Jellyfish sting


Wash the tentacles off with water. Use icepacks or anaesthetic cream to reduce the pain.

Stonefish sting


Seek immediate medical help. Bathe the area in warm water. Antivenom is available. A tetanus injection might be needed.

Where to get help

  • In an emergency, call triple zero (000)
  • Victorian Poisons Information Centre Tel. 13 11 26 – seven days a week, 24 hours a day
  • Emergency department of the nearest hospital
  • NURSE-ON-CALL Tel. 1300 60 60 24 – for expert health information and advice (24 hours, 7 days)
  • Your doctor
  • Your local pharmacist
  • Anaphylaxis Australia Tel. 1300 728 000

Things to remember

  • In most cases, firmly bandage the site of the wound and keep the person still.
  • Don’t use tourniquets, cut the puncture site or try to suck out the venom.
  • In the case of ticks, don’t try to kill the tick before removal as this may cause it to inject more poison.
  • Always seek medical advice as quickly as you can.

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This page has been produced in consultation with and approved by:

Ambulance Victoria

(Logo links to further information)


Ambulance Victoria

Fact sheet currently being reviewed.
Last reviewed: May 2012

Content on this website is provided for education and information purposes only. Information about a therapy, service, product or treatment does not imply endorsement and is not intended to replace advice from your doctor or other registered health professional. Content has been prepared for Victorian residents and wider Australian audiences, and was accurate at the time of publication. Readers should note that, over time, currency and completeness of the information may change. All users are urged to always seek advice from a registered health care professional for diagnosis and answers to their medical questions.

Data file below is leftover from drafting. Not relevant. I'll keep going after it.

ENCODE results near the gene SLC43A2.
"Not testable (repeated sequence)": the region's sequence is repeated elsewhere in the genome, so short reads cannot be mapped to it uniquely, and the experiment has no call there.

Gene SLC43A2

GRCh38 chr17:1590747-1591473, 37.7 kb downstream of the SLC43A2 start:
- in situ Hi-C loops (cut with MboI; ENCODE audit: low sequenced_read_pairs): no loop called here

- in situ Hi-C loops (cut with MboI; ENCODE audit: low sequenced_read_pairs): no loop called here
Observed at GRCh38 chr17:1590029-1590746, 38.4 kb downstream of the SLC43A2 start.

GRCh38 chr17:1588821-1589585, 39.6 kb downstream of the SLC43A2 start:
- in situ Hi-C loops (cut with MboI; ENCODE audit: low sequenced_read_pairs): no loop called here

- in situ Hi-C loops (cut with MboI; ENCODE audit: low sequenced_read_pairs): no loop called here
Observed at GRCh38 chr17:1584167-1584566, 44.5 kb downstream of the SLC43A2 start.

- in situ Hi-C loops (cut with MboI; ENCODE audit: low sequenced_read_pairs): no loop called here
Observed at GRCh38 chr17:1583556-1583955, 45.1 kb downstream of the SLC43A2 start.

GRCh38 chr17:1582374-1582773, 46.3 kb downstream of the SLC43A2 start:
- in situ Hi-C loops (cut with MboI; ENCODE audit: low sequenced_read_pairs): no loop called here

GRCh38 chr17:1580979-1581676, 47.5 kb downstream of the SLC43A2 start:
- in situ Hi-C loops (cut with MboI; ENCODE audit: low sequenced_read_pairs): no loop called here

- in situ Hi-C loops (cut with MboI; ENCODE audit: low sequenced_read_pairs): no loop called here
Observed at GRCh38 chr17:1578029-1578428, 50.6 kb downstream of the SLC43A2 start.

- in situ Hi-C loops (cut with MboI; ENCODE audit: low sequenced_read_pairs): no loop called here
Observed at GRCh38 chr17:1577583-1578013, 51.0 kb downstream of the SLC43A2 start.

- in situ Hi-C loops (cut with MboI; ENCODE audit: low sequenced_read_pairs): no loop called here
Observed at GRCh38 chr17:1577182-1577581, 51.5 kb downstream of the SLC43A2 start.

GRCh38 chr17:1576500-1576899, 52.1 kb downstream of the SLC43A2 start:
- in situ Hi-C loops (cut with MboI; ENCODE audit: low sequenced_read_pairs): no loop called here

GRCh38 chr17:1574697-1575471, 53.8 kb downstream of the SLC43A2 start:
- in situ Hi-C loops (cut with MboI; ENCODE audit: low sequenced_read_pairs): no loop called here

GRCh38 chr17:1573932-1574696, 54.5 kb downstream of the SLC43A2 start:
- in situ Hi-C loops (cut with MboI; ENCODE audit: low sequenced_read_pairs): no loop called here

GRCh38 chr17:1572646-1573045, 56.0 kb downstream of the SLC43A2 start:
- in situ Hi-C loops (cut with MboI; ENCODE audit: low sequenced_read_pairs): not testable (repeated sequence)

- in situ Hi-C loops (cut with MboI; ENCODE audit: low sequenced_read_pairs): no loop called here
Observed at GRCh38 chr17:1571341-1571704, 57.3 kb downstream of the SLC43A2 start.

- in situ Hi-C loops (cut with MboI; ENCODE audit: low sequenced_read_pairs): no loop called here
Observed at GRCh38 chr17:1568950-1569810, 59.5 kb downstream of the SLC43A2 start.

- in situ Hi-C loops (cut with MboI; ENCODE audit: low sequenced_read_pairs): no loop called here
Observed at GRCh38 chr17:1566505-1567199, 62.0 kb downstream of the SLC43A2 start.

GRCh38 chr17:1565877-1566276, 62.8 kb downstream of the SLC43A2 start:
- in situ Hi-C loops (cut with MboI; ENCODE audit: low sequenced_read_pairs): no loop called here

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First aid for bites and stings should include bandaging the wound and keeping the person immobile until medical help arrives. Do not apply a tourniquet. Call your emergency service and apply CPR (cardiopulmonary resuscitation) if the person collapses or stops breathing.



Content on this website is provided for education and information purposes only. Information about a therapy, service, product or treatment does not imply endorsement and is not intended to replace advice from your qualified health professional. Content has been prepared for Victorian residence and wider Australian audiences, and was accurate at the time of publication. Readers should note that over time currency and completeness of the information may change. All users are urged to always seek advice from a qualified health care professional for diagnosis and answers to their medical questions.